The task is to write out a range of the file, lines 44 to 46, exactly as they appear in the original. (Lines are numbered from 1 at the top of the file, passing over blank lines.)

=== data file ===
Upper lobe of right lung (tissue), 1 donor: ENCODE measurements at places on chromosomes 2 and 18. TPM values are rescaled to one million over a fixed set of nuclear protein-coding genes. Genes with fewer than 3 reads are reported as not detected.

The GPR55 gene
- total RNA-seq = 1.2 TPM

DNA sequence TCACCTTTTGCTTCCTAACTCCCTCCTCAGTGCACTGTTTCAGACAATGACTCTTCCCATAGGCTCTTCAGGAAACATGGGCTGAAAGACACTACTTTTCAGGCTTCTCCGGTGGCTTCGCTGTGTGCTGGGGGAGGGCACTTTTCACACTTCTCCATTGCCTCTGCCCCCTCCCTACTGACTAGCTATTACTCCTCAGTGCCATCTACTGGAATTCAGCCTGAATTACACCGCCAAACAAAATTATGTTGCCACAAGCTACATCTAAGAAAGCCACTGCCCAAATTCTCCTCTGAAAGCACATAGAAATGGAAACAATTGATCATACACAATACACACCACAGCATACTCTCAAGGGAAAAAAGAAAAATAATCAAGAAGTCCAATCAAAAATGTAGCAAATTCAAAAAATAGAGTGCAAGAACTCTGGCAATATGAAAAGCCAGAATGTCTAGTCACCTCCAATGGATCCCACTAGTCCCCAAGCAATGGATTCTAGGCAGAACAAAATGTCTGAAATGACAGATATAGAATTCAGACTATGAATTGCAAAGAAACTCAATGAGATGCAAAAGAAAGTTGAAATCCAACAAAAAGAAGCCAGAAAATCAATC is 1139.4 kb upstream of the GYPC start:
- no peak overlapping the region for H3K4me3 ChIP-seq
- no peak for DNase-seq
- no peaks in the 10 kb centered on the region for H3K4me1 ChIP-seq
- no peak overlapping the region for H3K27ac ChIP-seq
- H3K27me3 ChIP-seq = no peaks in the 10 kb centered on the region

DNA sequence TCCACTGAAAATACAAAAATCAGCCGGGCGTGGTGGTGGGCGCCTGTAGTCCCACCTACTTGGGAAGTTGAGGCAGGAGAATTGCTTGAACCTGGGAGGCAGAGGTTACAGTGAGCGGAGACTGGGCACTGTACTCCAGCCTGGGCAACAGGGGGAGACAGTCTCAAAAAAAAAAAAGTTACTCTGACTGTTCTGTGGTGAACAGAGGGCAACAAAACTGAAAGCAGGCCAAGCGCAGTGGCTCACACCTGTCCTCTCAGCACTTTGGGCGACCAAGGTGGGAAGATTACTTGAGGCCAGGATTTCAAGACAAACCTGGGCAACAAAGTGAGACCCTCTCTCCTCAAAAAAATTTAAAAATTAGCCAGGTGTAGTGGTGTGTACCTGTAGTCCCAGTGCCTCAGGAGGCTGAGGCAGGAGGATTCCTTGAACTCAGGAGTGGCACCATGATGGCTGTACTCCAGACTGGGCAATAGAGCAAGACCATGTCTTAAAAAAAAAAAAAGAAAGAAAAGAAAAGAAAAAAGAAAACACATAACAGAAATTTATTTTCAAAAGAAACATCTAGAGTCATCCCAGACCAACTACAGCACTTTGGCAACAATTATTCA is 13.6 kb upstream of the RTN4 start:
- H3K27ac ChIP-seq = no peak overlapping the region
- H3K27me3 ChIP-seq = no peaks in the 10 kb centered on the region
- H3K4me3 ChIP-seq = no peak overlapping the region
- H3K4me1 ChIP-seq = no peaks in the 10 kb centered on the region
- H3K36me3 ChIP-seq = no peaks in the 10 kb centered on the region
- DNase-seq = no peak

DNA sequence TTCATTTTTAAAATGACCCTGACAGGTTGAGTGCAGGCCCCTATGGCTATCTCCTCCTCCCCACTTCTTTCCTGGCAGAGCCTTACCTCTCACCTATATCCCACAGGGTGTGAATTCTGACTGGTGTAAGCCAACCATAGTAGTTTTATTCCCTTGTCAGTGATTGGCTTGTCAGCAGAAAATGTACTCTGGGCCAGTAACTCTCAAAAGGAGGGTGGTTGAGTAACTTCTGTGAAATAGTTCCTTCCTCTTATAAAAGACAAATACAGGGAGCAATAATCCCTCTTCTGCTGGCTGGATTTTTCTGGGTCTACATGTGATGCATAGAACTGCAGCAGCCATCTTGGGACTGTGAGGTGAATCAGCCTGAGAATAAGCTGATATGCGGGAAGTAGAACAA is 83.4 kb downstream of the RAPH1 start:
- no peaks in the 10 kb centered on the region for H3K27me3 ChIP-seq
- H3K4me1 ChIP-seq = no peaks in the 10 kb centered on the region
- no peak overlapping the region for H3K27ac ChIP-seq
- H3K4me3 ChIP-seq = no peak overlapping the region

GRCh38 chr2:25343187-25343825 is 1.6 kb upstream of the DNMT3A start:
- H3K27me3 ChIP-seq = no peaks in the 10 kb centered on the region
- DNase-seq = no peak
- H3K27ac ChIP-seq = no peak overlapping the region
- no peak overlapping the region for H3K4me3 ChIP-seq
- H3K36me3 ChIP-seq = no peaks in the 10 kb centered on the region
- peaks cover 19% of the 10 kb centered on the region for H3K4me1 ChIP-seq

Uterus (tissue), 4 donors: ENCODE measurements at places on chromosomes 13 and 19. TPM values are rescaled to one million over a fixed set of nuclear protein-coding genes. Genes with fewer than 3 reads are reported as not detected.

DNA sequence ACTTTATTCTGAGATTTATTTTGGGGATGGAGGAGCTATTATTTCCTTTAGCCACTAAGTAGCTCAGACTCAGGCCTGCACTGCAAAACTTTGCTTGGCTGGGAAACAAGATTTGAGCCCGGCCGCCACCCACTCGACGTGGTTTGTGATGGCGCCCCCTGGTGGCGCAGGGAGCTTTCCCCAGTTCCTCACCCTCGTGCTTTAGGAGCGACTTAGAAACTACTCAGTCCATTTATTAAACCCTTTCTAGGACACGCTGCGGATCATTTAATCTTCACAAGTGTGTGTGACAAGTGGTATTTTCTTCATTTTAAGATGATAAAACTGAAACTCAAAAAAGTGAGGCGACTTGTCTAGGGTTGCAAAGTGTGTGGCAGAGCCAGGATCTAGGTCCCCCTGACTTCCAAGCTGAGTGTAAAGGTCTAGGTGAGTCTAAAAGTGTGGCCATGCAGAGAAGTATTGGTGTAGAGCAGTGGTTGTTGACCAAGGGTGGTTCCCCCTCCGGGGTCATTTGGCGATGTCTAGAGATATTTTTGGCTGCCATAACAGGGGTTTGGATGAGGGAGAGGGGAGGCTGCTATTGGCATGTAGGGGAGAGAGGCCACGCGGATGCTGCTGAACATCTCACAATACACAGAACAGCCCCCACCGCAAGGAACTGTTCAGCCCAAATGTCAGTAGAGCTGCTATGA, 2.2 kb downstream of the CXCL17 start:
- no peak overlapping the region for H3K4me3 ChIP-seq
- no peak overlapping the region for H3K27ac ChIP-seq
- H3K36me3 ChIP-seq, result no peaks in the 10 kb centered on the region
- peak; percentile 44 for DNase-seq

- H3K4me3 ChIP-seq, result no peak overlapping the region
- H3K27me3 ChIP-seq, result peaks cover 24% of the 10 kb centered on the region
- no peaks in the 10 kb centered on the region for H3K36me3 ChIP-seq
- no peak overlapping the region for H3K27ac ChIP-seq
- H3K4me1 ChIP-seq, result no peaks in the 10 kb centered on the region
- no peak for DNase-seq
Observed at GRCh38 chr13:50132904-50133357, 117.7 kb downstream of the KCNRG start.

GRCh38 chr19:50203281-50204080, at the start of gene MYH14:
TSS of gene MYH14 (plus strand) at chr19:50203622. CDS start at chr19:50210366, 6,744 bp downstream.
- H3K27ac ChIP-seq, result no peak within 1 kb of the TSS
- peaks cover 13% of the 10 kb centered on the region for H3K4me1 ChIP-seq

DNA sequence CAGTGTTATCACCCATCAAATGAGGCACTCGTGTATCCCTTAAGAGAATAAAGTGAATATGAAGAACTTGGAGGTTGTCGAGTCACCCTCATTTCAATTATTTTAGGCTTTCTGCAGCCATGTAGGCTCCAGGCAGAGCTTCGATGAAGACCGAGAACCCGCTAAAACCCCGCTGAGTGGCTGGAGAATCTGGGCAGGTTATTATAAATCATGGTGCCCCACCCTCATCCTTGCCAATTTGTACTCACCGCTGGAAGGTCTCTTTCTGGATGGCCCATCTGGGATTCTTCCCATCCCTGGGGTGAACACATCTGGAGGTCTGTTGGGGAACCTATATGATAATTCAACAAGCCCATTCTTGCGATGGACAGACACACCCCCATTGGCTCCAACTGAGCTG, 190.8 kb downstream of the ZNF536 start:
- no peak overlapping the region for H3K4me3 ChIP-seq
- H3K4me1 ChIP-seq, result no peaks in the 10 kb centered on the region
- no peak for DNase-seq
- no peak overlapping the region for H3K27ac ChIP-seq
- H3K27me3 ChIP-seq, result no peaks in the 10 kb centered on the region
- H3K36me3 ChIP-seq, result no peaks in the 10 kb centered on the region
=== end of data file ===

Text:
- H3K27ac ChIP-seq, result no peak within 1 kb of the TSS
- peaks cover 13% of the 10 kb centered on the region for H3K4me1 ChIP-seq

DNA sequence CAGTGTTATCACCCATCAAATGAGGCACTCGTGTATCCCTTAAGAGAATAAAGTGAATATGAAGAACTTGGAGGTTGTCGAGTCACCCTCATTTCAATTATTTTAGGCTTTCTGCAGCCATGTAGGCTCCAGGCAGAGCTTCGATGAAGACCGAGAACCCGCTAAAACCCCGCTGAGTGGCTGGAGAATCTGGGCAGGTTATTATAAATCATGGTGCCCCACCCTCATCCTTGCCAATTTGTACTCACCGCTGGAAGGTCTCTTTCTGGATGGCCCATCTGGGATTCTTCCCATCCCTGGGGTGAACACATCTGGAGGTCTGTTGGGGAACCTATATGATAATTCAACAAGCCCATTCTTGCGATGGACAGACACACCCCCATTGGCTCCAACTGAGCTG, 190.8 kb downstream of the ZNF536 start: